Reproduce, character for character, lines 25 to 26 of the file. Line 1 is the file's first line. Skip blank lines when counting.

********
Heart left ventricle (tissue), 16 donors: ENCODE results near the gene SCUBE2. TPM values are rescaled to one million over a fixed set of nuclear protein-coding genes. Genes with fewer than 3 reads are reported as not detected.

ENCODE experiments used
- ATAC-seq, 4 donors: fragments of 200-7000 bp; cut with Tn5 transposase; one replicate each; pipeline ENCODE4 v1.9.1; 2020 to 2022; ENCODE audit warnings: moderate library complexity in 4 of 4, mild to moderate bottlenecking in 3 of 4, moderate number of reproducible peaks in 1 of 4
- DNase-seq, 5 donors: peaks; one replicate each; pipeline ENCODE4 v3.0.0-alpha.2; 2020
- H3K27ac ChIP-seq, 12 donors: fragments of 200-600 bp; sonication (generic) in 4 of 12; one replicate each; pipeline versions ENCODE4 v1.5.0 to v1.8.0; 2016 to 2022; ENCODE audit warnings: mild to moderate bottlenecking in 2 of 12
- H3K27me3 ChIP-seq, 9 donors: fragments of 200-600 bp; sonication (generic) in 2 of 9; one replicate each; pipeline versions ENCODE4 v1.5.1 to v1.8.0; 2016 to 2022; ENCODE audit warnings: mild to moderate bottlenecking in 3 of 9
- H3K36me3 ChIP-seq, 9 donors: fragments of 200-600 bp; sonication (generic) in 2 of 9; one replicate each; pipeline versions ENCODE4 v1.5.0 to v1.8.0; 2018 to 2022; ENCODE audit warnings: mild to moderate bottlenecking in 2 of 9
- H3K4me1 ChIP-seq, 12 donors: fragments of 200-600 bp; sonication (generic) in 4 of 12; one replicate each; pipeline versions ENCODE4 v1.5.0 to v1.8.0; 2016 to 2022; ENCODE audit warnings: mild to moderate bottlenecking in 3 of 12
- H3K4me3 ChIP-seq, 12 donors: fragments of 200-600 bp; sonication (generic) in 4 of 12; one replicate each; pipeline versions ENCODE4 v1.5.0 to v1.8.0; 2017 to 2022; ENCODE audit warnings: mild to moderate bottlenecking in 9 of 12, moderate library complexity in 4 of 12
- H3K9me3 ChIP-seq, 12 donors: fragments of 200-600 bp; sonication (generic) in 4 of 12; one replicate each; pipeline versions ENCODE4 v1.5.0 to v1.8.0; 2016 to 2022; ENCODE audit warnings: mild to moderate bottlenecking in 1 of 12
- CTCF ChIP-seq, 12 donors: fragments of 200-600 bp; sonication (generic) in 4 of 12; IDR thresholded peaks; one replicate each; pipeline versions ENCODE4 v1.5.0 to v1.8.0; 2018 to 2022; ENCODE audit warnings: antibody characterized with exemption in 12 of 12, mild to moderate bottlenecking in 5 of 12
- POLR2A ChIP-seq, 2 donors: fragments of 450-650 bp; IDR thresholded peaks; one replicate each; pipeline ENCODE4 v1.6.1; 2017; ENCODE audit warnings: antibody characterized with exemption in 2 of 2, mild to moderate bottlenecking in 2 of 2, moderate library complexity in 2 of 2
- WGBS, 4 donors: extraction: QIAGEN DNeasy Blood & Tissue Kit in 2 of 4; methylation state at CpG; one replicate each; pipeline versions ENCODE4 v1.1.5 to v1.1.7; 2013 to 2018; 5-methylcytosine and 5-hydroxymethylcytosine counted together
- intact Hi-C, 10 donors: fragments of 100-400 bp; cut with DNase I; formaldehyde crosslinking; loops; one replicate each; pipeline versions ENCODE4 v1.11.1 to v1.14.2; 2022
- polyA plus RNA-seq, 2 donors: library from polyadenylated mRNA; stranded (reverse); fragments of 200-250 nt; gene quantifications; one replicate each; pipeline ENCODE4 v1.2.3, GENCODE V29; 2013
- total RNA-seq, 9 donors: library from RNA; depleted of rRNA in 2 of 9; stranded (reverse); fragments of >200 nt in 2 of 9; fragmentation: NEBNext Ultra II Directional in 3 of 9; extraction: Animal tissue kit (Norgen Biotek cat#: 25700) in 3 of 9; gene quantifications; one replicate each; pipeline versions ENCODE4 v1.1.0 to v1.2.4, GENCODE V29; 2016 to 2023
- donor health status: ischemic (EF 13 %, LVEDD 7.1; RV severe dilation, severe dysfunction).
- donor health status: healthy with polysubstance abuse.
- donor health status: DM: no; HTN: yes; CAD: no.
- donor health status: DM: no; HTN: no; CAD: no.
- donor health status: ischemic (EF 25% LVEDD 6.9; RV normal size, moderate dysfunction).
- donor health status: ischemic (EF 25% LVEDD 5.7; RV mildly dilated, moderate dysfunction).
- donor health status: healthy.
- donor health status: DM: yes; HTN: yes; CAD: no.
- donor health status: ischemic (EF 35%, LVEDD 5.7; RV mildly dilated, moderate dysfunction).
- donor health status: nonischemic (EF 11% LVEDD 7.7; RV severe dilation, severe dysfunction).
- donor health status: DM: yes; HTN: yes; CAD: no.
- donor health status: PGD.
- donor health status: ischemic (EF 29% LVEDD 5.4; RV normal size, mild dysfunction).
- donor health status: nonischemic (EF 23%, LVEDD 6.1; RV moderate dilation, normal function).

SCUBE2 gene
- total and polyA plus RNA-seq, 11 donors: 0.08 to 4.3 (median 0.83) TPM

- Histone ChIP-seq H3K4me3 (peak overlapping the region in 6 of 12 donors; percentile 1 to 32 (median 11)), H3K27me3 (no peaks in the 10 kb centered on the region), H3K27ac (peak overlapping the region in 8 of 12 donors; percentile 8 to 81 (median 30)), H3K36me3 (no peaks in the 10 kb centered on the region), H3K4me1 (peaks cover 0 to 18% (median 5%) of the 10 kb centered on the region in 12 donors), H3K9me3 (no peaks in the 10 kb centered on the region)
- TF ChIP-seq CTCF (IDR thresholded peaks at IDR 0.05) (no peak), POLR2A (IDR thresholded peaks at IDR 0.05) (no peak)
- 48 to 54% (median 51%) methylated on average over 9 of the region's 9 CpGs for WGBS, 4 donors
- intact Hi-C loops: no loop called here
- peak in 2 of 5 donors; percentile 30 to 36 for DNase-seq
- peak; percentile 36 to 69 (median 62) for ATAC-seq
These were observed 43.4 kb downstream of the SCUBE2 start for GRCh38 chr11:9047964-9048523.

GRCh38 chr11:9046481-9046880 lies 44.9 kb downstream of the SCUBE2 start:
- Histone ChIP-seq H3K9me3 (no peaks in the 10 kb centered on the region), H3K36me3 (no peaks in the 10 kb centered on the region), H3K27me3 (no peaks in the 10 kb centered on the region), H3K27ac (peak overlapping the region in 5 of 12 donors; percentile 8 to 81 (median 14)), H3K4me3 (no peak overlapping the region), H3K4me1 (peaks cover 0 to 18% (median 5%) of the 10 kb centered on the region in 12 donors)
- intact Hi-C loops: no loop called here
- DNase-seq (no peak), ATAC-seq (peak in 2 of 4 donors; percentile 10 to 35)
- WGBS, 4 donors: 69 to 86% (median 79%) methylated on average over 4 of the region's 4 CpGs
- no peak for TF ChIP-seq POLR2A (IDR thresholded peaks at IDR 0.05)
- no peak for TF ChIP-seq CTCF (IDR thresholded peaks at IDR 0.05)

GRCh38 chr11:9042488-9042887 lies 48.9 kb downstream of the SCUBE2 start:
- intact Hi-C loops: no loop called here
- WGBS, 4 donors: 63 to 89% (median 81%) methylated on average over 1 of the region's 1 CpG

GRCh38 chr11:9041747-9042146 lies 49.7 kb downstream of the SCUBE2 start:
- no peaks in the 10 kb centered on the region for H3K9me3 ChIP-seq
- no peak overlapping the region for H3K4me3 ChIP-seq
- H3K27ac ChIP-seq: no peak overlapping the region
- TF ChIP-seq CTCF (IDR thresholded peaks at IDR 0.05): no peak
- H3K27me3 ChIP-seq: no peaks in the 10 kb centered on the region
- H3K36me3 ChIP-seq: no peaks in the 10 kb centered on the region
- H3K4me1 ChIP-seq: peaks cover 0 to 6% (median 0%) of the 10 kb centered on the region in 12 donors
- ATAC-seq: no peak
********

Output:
- donor health status: ischemic (EF 35%, LVEDD 5.7; RV mildly dilated, moderate dysfunction).
- donor health status: nonischemic (EF 11% LVEDD 7.7; RV severe dilation, severe dysfunction).